Australia appoints new public service commissioner

By on 10/05/2023 | Updated on 10/05/2023
Dr Gordon de Brouwer. © Commonwealth of Australia 2022

Gordon de Brouwer has been appointed Australian Public Service commissioner and will start his five-year term on 11 May, the federal government has announced.

The economist, academic and public servant of 35 years will replace Peter Woolcott, who steps down after nearly five years in the role.

De Brouwer served most recently as secretary for public sector reform – a new role created by the Albanese government in June 2022. He was secretary of the environment department from 2013 to 2017, and had previously been associate secretary in the Domestic Policy Group at the Department of Prime Minister and Cabinet (PM&C), where he advised then prime minister Kevin Rudd and represented Australia’s interests in the G20 – work for which he received the Public Service Medal in 2011. He has also held roles at the Treasury and at the Reserve Bank of Australia.

In his academic career, he was a president of the Institute of Public Administration’s ACT Division, and a professor of economics in the Crawford School of Economics and Government at the Australian National University (ANU) from 2000 to 2004. He is an adjunct professor at the ANU.

As commissioner, de Brouwer will hold statutory responsibilities for the Senior Executive Service – the highest ranking APS officials – oversee leadership and management development programmes, ensure that agencies uphold the APS values and comply with the Code of Conduct, and work to improve workplace diversity, among other duties.

Glyn Davis, secretary of the PM&C and APS chief said in a statement that de Brouwer had led the APS reform agenda “with skill and commitment” and that his appointment “recognises his decades of experience in public sector policy and administration”.

“As APS commissioner, Dr de Brouwer will continue to lead public sector reform including to build a stronger APS that embodies integrity and stewardship, puts people at the centre of policy and services, acts as a model employer and has the capability to deliver outcomes for the Australian community now and into the future,” he said.

De Brouwer served alongside Davis as a panel member on the independent review of the APS – known as the Thodey Review – in 2019, which made 40 recommendations on changes to the service. These included conducting regular capability reviews to build organisational capacity and accountability; shaking up recruitment and promotion practices with a focus on attracting and retaining officials with diverse views and backgrounds; improving the funding, structure, and management of digital functions across the APS; and using place-based approaches to addressing intergenerational and multi-dimensional disadvantage.

De Brouwer’s appointment comes at a critical juncture for the APS as the government works to implement the ambitious reform agenda led by minister for the public service, Katy Gallagher. She has set out four priorities of the APS reform agenda: integrity; putting people and business at the centre of policy and services; ensuring APS became a model employer; and making sure it had sufficient capacity to deliver.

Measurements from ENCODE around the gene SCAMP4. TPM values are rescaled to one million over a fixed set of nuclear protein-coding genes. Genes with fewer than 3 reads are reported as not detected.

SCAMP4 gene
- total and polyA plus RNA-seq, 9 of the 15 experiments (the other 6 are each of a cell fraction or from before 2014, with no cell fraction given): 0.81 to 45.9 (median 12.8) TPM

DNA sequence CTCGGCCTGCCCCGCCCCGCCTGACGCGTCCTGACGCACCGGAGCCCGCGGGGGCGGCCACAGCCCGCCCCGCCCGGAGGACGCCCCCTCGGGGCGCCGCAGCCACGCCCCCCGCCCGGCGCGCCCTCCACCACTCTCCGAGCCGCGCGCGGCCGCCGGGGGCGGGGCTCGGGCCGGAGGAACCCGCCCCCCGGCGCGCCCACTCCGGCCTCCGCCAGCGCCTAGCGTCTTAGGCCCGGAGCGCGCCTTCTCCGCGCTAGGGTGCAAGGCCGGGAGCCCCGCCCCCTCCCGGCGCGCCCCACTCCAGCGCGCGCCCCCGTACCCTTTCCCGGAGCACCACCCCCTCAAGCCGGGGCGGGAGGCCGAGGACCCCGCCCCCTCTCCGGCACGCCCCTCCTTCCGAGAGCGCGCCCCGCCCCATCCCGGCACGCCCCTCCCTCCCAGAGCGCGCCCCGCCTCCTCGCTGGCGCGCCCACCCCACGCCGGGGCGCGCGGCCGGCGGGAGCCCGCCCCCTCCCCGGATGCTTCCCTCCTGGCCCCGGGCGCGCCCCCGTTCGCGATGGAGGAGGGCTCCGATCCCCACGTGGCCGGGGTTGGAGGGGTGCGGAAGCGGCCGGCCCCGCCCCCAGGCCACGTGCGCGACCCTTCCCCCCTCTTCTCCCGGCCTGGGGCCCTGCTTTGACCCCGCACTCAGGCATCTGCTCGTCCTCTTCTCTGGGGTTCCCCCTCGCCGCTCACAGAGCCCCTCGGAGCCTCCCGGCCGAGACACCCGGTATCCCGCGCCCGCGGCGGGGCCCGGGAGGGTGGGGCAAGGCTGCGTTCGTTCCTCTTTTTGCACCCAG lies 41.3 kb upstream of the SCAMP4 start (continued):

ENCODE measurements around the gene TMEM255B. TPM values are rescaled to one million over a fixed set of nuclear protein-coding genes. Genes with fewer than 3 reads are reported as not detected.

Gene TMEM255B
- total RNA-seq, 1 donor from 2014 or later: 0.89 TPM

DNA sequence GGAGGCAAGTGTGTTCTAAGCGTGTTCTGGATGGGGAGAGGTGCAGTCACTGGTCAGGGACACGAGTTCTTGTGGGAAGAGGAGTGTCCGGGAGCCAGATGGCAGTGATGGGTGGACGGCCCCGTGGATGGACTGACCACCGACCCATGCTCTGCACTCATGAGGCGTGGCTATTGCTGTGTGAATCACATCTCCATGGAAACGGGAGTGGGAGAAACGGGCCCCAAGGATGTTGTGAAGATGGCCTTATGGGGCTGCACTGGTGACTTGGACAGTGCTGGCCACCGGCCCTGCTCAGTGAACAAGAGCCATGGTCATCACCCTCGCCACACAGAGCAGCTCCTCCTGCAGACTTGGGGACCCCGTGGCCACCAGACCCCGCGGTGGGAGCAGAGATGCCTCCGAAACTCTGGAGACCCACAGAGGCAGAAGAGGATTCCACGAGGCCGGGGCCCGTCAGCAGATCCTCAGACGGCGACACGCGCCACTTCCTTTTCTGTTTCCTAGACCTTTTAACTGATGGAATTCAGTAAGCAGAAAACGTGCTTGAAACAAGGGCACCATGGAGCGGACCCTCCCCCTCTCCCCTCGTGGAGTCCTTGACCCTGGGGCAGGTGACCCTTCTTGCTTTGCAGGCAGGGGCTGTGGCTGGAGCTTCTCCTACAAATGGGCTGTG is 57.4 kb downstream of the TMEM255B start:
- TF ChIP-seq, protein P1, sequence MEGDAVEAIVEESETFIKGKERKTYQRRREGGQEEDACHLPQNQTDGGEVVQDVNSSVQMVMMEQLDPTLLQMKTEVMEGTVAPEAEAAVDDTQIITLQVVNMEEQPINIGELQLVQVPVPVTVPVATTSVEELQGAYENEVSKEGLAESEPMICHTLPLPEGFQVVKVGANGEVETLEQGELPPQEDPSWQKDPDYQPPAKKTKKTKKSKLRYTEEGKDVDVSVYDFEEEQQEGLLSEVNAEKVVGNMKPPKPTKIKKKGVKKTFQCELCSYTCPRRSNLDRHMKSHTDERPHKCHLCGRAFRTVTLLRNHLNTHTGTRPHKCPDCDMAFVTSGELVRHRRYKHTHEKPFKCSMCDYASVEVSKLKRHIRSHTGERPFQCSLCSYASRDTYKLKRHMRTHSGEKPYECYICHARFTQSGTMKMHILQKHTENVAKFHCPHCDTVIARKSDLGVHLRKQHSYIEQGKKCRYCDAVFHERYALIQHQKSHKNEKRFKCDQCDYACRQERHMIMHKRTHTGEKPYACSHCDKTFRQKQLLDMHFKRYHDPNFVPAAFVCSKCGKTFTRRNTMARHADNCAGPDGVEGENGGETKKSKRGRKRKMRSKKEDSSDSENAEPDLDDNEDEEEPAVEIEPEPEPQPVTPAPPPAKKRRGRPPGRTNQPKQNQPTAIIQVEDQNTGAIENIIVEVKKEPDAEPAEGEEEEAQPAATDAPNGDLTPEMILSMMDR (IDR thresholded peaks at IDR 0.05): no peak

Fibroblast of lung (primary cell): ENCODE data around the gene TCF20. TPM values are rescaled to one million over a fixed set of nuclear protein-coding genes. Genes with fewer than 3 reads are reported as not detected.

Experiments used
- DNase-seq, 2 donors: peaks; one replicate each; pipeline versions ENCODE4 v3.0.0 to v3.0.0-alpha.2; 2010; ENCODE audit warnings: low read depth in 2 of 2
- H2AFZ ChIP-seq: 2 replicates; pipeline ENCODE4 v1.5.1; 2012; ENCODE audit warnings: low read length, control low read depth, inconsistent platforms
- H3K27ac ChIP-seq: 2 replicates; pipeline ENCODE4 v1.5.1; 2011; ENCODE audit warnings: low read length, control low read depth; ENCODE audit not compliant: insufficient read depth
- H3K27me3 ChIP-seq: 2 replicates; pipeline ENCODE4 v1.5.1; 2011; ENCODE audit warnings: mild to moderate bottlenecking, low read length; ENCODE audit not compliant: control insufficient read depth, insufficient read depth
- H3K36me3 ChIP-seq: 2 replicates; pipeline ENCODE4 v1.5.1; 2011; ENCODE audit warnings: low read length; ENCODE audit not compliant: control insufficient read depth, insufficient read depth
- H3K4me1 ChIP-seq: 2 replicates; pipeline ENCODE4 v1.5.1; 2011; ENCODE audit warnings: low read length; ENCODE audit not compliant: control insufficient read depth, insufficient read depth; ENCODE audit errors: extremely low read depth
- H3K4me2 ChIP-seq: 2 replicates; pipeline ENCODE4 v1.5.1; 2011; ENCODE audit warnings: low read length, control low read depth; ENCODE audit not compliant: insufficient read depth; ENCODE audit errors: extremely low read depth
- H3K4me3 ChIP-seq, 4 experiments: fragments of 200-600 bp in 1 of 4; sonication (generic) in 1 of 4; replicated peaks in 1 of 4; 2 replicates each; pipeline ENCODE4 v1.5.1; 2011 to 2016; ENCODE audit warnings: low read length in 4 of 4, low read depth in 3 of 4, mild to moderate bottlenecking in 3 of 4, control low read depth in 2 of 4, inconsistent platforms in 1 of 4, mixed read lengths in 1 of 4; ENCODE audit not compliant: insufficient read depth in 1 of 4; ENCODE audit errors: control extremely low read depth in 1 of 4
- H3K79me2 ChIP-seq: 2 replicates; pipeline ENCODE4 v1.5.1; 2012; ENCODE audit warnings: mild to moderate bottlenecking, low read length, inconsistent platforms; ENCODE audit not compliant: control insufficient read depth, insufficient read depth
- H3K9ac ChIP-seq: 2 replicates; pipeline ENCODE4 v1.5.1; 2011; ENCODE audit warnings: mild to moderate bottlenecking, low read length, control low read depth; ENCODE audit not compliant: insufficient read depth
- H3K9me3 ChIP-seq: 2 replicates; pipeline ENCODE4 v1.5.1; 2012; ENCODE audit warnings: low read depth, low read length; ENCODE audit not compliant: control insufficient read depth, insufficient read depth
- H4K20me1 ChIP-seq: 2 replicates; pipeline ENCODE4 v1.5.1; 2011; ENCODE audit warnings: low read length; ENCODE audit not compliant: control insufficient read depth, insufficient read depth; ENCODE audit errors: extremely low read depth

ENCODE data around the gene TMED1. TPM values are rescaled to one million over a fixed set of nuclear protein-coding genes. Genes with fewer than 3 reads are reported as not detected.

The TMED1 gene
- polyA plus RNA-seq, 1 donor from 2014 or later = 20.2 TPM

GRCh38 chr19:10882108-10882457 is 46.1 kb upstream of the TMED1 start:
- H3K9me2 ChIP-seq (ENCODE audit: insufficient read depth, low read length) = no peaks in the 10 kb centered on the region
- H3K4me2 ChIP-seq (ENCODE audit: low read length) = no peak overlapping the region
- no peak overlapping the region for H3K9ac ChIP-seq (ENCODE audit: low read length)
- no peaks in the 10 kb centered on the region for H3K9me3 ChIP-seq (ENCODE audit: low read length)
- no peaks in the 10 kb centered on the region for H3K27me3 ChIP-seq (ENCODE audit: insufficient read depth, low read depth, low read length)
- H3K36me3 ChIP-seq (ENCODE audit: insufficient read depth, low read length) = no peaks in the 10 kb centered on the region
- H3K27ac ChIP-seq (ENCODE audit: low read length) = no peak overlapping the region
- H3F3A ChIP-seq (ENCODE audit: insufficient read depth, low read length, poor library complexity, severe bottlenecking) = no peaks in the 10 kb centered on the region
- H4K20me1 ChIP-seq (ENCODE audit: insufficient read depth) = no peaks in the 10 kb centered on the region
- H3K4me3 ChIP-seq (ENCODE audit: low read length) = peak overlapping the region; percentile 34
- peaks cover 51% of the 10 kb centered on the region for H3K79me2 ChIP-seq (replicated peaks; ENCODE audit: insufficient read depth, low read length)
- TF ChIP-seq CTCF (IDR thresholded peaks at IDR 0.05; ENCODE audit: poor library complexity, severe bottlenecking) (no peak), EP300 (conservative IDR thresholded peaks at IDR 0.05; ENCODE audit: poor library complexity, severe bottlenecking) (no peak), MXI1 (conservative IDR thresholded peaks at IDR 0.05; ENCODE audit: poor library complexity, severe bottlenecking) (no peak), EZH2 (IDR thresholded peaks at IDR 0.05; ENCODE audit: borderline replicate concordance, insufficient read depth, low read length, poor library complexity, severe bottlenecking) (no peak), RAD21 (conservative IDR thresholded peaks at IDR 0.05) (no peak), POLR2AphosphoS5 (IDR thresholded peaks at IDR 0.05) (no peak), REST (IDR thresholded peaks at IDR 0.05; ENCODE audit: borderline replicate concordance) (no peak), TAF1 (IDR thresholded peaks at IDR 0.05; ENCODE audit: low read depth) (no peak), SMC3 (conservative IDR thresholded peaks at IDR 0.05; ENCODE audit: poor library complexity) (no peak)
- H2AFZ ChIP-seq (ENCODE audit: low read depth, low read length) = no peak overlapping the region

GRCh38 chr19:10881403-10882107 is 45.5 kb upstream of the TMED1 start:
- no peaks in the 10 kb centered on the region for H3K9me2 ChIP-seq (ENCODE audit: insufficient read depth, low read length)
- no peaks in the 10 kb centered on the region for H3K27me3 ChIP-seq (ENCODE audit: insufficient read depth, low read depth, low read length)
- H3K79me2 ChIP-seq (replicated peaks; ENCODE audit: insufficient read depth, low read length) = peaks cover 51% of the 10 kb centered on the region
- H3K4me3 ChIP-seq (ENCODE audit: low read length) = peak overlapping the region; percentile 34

Read more: Minister vows to revive ‘mothballed’ Australian Public Service reform agenda

National Net Zero Authority to launch in July

Three days after the announcement of de Boruwer’s appointment, the Australian federal government released more details about a new National Net Zero Authority (NNZA), whose responsibility will be to steer Australia’s transition away from fossil fuels.

An interim NNZA is expected to launch on 1 July this year, with a yet-to-be-announced independent chair and advisory board working to refine the agency’s functions and powers. These powers are expected to be legislated in parliament within the next 12 months.  

Energy minister Chris Bowen said the authority would focus on tackling obstacles to green job creation and investment. Its aims will be to re-skill and transition workers in high-polluting sectors to greener alternatives; coordinate programmes and policies across government to support the emergence of clean energy industries in regions and communities; and to connect both foreign and domestic companies and investors with net zero opportunities.

In July last year, shortly after Labor ousted the Liberal-National Coalition in the federal election, the new government led by prime minister Anthony Albanese created a new environment ‘super ministry’, merging two departments to form the Department of Climate Change, Energy, the Environment and Water.

Read more: Uncapped remote working on the cards for Australian public servants

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About Mia Hunt

Mia is a journalist and editor with a background in covering commercial property, having been market reports and supplements editor at trade title Property Week and deputy editor of Shopping Centre magazine, now known as Retail Destination. She has also undertaken freelance work for several publications including the preview magazine of international trade show, MAPIC, and TES Global (formerly the Times Educational Supplement) and has produced a white paper on energy efficiency in business for E.ON. Between 2014 and 2016, she was a member of the Revo Customer Experience Committee and an ACE Awards judge. Mia graduated from Kingston University with a first-class degree in journalism and was part of the team that produced The River newspaper, which won Publication of the Year at the Guardian Student Media Awards in 2010.

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